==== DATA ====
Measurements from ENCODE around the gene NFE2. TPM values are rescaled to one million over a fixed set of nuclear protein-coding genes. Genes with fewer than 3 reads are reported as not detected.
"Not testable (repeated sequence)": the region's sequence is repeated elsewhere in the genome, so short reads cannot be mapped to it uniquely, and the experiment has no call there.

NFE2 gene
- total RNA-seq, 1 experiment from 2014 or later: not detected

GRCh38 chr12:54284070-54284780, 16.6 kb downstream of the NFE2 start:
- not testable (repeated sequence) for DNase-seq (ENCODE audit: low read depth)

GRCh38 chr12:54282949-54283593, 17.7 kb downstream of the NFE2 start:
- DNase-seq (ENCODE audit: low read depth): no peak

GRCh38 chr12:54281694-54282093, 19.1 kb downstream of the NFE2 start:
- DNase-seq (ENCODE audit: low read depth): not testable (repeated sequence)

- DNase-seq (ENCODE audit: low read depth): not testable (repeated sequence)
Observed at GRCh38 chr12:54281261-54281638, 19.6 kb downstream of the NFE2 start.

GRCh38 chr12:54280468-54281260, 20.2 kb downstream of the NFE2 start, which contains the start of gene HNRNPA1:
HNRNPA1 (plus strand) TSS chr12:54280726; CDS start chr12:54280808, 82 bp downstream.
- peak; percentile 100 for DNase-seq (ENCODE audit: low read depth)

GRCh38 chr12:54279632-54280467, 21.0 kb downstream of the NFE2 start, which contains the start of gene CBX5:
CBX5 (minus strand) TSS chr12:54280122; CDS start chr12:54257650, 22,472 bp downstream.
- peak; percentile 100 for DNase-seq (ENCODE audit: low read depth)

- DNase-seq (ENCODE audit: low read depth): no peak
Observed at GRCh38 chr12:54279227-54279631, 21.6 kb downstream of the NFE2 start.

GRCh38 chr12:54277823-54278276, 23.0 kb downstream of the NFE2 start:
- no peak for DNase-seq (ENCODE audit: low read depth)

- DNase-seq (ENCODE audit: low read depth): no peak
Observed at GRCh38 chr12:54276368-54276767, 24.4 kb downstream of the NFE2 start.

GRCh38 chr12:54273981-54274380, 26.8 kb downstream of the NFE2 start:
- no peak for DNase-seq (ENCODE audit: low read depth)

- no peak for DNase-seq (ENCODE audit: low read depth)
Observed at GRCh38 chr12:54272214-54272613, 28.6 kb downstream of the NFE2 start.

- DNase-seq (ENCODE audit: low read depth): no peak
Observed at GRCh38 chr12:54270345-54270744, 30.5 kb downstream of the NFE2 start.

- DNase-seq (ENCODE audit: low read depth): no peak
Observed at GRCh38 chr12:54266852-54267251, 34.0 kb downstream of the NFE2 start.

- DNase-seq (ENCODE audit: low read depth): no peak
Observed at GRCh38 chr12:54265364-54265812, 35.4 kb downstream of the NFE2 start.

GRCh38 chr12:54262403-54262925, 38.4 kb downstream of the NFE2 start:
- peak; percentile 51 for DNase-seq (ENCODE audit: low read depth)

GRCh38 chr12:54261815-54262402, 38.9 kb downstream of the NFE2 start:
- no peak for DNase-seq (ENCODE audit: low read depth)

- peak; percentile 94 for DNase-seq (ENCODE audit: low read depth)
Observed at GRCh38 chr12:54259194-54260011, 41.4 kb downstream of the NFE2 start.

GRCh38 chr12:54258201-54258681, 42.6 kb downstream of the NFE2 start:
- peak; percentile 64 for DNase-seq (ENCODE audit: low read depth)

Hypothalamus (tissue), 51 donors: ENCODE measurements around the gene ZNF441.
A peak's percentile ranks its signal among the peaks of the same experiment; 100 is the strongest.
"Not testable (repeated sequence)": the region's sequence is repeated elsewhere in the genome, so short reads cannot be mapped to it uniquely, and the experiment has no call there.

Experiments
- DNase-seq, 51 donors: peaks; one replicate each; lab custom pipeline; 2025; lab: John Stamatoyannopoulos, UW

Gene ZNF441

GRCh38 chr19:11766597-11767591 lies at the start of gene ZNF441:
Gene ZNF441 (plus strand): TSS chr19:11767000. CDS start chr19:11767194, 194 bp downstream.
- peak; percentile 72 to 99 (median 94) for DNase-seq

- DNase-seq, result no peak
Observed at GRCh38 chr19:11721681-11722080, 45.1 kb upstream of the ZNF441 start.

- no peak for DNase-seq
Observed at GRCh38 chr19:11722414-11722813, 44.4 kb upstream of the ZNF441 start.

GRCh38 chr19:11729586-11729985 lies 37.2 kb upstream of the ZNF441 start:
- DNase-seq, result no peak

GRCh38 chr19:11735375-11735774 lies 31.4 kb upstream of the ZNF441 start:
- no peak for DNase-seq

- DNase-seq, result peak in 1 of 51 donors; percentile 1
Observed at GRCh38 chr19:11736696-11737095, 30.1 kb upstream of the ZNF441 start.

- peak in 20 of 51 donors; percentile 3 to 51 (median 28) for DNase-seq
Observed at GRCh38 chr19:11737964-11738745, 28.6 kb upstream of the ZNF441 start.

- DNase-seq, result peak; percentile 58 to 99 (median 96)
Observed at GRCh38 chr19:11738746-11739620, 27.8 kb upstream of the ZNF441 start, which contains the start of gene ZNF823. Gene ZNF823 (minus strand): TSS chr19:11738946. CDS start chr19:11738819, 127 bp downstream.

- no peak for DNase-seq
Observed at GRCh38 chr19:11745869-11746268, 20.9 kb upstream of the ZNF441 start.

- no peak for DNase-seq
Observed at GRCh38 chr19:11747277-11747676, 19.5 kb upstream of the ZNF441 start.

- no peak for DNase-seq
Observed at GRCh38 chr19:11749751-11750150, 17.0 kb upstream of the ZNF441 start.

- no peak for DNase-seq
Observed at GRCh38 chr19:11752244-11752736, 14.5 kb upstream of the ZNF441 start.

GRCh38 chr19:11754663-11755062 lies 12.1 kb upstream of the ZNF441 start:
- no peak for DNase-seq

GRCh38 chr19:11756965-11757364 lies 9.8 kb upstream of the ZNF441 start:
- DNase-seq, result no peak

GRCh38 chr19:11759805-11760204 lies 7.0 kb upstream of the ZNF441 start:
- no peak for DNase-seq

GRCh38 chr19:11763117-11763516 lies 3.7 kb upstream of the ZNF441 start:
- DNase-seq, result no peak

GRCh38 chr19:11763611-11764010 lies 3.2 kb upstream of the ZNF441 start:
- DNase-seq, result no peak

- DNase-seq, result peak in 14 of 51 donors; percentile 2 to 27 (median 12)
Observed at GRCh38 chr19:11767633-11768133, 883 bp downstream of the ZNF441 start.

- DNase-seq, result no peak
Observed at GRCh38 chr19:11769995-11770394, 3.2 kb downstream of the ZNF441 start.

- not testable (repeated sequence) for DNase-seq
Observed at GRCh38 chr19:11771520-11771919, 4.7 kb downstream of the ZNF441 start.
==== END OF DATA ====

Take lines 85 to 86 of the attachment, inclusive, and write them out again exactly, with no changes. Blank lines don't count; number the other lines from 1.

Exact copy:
Observed at GRCh38 chr19:11767633-11768133, 883 bp downstream of the ZNF441 start.

- DNase-seq, result no peak